The ocean teems with life that thrives under difficult situations in unusual environments. The Extreme Life of the Sea takes readers to the absolute limits of the ocean world--the fastest and deepest, the hottest and oldest creatures of the oceans. It dives into the icy Arctic and boiling hydrothermal vents--and exposes the eternal darkness of the deepest undersea trenches--to show how marine life thrives against the odds. This thrilling book brings to life the sea's most extreme species, and tells their stories ...

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The Extreme Life of the Sea

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The ocean teems with life that thrives under difficult situations in unusual environments. The Extreme Life of the Sea takes readers to the absolute limits of the ocean world--the fastest and deepest, the hottest and oldest creatures of the oceans. It dives into the icy Arctic and boiling hydrothermal vents--and exposes the eternal darkness of the deepest undersea trenches--to show how marine life thrives against the odds. This thrilling book brings to life the sea's most extreme species, and tells their stories as characters in the drama of the oceans. Coauthored by Stephen Palumbi, one of today's leading marine scientists, The Extreme Life of the Sea tells the unforgettable tales of some of the most marvelous life forms on Earth, and the challenges they overcome to survive. Modern science and a fluid narrative style give every reader a deep look at the lives of these species.

The Extreme Life of the Sea shows you the world's oldest living species. It describes how flying fish strain to escape their predators, how predatory deep-sea fish use red searchlights only they can see to find and attack food, and how, at the end of her life, a mother octopus dedicates herself to raising her batch of young. This wide-ranging and highly accessible book also shows how ocean adaptations can inspire innovative commercial products--such as fan blades modeled on the flippers of humpback whales--and how future extremes created by human changes to the oceans might push some of these amazing species over the edge.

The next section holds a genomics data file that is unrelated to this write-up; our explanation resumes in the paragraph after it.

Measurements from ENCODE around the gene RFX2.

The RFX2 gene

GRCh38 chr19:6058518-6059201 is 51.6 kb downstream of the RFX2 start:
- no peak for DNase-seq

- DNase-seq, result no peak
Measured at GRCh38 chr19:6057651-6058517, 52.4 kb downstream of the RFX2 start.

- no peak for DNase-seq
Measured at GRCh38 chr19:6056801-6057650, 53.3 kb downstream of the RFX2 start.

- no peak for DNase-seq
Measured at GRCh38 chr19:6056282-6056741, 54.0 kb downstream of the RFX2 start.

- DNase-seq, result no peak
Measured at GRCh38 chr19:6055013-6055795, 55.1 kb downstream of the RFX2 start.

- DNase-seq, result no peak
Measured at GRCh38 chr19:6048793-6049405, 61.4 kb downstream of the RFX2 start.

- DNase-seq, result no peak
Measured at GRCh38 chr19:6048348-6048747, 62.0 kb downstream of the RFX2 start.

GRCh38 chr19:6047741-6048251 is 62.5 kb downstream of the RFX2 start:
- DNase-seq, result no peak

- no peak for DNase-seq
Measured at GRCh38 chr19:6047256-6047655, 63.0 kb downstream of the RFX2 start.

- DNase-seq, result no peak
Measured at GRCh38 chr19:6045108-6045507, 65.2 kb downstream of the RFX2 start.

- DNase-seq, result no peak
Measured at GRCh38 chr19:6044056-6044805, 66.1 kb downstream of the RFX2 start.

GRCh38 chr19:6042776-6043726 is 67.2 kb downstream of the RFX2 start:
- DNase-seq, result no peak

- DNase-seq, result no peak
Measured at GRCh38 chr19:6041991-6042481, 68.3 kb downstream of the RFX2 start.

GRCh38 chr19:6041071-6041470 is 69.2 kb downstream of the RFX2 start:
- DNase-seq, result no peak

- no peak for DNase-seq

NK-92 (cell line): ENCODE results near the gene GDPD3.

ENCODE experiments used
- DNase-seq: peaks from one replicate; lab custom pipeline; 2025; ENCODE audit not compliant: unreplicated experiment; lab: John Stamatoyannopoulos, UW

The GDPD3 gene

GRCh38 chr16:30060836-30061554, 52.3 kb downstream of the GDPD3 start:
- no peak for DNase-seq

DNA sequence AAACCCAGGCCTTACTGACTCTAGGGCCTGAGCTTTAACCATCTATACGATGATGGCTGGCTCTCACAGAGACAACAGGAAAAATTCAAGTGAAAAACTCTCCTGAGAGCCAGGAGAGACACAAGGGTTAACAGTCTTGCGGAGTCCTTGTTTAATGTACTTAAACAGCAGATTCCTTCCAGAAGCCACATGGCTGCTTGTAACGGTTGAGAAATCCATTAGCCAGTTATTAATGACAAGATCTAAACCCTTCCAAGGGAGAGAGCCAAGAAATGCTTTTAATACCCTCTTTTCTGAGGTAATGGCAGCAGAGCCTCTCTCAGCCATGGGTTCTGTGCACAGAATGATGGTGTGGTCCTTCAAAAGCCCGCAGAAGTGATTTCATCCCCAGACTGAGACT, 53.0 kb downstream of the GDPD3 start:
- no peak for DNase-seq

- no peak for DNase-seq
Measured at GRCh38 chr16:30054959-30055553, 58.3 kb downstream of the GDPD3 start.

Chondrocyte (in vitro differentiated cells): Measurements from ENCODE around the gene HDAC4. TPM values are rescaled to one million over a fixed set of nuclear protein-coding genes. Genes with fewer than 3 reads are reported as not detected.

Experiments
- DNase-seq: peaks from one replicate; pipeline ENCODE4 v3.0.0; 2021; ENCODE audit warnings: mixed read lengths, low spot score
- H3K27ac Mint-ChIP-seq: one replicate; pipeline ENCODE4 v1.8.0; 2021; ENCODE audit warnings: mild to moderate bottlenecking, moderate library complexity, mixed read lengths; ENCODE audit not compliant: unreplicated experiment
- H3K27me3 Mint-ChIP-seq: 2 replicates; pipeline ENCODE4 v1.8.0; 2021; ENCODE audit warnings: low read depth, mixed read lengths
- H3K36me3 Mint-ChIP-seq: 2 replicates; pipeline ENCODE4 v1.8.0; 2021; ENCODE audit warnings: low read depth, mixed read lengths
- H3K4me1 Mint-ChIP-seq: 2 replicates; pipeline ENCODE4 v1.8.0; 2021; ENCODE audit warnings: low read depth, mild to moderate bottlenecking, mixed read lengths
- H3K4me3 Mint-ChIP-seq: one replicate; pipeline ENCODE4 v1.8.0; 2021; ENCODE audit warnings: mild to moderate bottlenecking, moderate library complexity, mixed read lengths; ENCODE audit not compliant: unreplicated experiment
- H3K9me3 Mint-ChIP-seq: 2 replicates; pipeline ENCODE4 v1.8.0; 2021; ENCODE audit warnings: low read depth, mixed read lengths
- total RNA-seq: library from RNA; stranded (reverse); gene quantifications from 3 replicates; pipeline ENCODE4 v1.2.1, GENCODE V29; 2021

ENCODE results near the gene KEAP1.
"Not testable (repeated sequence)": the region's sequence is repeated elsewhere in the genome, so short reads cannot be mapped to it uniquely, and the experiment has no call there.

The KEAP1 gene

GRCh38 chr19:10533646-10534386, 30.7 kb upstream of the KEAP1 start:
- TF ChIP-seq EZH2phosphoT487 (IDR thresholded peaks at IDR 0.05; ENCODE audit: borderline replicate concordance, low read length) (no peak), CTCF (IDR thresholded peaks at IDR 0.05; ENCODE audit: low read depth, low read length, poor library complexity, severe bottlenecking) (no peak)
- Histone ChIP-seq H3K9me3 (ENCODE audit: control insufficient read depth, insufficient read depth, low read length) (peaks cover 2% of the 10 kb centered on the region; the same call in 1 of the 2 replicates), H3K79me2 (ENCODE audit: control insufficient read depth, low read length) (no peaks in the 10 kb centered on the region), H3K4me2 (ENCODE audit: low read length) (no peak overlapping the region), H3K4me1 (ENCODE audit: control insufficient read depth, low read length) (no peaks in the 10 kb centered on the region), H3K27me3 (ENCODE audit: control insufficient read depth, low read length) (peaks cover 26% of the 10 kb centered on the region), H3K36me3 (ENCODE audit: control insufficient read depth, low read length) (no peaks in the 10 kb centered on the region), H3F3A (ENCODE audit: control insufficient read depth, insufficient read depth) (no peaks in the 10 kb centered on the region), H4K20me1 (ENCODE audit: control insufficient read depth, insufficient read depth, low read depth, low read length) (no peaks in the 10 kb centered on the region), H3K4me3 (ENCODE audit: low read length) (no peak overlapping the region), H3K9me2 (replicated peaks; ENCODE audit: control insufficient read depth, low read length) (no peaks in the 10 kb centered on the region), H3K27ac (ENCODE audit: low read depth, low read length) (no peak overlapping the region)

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Editorial Reviews

Publishers Weekly
Highlighting the strangest cases in animate sea life, marine ecologist S.R. Palumbi exudes a palpable and contagious sense of delight as he enlists his writer son’s help to fill the “gap in character development” in the story of the ocean’s robust yet fragile ecosystems. The diversity of the Burgess Shale is evidence that, given enough space, evolution can run wild beyond imagination, with adaptions emerging to exploit every possible niche. The Palumbis dig into every corner: ancient body forms like the horseshoe crab that still exist today; inhabitants of deep hydrothermal vents whose metabolisms are based on sulfur or tolerance of extreme heat or pressure; fauna that thrives in the iciest open Arctic waters; and species with strange extremes in their reproductive cycles. By showing how each creature is so tightly tied to its environment, the authors are able to effectively demonstrate how small human-driven changes to the oceans disrupt a complex system developed over millions of years. The Palumbis encourage a childlike curiosity by showing us the amazing diversity of life down below, and perhaps our inner children will pester our grownup selves into doing what needs to be done to keep these habitats intact. Color, halftone, b&w illus. (Mar.)
From the Publisher

"The uniqueness of this book is due to the combination of a novel's flair utilizing figurative language and analogies with scientific concepts. . . . The authors seek to help us understand the value, complexity, and vastness of the ocean and the importance of consequences of their actions. I think that this would be an excellent book in a seminar for high school students and biology majors in college."--Jean Worsley, NSTA Recommends